Intro for Software Developers

The Synthetic Biology Open Language (SBOL) aims to provide a standardized data exchange format for representing biological parts.  To accomplish this goal in terms of data transfer over the network SBOL Semantic provides an implementation of the data model using W3C Semantic Web standards. The data model was encoded as an OWL-DL ontology. This simple ontology allows for the description of data elements in terms of Classes (i.e. Parts, Sequence Features, etc), the object properties, relationships, between them (ie. [has]feature, [has]annotation, etc) and data properties (i.e. name, author, short description, etc). The OWL definitions provide both structure and definition for the data. Data encoded using OWL is provided in RDF/XML syntax which allows the use of standard parsers and query languages to access the encoded information. RDF/XML syntax maybe parsed directly from the file form, or can be accessed using a query protocol (i.e. SPARQL).


Introduction to SBOL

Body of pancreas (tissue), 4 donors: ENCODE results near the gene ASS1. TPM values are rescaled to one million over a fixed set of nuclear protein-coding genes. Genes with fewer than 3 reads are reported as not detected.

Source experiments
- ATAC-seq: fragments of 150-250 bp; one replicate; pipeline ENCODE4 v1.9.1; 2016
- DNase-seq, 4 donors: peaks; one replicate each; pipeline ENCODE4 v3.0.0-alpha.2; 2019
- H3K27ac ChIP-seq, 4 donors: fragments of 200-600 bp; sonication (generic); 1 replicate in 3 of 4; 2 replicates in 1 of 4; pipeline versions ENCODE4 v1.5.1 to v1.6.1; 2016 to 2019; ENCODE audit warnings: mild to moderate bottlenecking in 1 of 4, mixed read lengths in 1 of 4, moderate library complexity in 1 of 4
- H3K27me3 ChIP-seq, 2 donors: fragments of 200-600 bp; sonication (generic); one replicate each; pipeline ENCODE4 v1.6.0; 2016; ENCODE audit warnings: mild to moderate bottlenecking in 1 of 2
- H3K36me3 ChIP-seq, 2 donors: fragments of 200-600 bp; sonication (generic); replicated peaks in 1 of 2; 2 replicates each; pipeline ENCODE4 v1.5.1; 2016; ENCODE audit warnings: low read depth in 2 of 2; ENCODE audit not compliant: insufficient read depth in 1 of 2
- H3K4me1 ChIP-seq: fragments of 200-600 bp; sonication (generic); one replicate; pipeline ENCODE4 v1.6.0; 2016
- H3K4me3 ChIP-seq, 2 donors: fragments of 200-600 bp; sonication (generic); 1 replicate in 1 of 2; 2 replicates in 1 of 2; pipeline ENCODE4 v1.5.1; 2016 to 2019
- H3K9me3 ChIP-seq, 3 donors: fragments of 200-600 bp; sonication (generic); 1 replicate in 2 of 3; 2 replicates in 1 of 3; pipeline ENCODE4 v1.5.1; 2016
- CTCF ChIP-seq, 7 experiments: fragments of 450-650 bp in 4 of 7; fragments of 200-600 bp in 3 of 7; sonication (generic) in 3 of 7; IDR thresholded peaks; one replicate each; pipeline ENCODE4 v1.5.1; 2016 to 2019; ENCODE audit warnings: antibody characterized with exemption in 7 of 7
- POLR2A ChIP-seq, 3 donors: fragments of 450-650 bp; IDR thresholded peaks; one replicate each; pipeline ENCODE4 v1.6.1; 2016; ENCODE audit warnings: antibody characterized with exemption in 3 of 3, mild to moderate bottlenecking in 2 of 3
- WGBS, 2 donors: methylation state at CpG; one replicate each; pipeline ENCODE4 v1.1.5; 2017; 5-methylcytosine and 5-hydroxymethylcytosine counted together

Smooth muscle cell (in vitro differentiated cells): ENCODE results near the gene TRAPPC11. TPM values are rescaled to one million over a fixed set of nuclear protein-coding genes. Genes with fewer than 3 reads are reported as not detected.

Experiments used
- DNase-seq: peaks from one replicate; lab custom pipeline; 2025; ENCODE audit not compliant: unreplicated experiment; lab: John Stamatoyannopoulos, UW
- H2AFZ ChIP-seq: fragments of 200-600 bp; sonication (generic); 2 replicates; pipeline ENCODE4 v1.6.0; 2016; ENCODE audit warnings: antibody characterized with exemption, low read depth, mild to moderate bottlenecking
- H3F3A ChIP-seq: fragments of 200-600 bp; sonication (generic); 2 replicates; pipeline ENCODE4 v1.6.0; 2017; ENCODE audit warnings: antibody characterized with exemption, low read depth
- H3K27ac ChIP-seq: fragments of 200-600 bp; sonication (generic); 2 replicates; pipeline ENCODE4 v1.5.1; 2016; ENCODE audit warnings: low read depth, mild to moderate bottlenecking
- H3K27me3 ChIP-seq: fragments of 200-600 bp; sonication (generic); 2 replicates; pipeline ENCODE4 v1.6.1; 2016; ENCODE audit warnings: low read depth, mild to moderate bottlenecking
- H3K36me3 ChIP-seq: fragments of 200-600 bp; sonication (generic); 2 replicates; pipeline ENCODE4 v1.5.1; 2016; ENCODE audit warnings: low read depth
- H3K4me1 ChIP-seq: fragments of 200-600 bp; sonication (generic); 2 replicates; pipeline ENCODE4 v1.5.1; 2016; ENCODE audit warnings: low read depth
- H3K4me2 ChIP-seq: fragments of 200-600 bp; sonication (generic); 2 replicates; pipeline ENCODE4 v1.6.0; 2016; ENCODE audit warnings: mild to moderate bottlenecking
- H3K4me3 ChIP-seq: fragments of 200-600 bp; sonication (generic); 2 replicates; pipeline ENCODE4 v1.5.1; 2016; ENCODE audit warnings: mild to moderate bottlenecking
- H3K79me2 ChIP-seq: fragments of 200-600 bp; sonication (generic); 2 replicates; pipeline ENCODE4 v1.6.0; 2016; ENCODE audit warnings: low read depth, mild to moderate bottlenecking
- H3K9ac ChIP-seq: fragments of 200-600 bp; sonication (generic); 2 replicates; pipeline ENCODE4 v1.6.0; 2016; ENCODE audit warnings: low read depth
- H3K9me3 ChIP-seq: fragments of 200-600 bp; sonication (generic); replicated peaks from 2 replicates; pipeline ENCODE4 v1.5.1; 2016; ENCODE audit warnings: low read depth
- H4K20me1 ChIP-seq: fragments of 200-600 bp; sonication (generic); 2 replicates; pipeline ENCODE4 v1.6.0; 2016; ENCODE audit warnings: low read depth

Current support for the development of the SBOL standard is provided by the NSF through Collaborative award #1355909 and EPSRC grant #EP/J02175X/1. Other sponsorship, support, or endorsements have been provided by the following federal agencies, federal research centers, commercial enterprises, and academic institutions. Please be aware that this list may not be complete, since the number of SBOL supporters is growing rapidly. If your institution supports SBOL, and it is not listed here, please email the SBOL editors.




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Berkeley Lab

BU Center of Synthetic Biology (CoSBi)

BU Crossdisciplinary Integration of Design Automation Research (CIDAR)

Imperial College Centre for Synthetic Biology and Innovation (CSynBI)

Newcastle University Center for Synthetic Biology

Newcastle University Interdisciplinary Computing and Complex BioSystems (ICOS)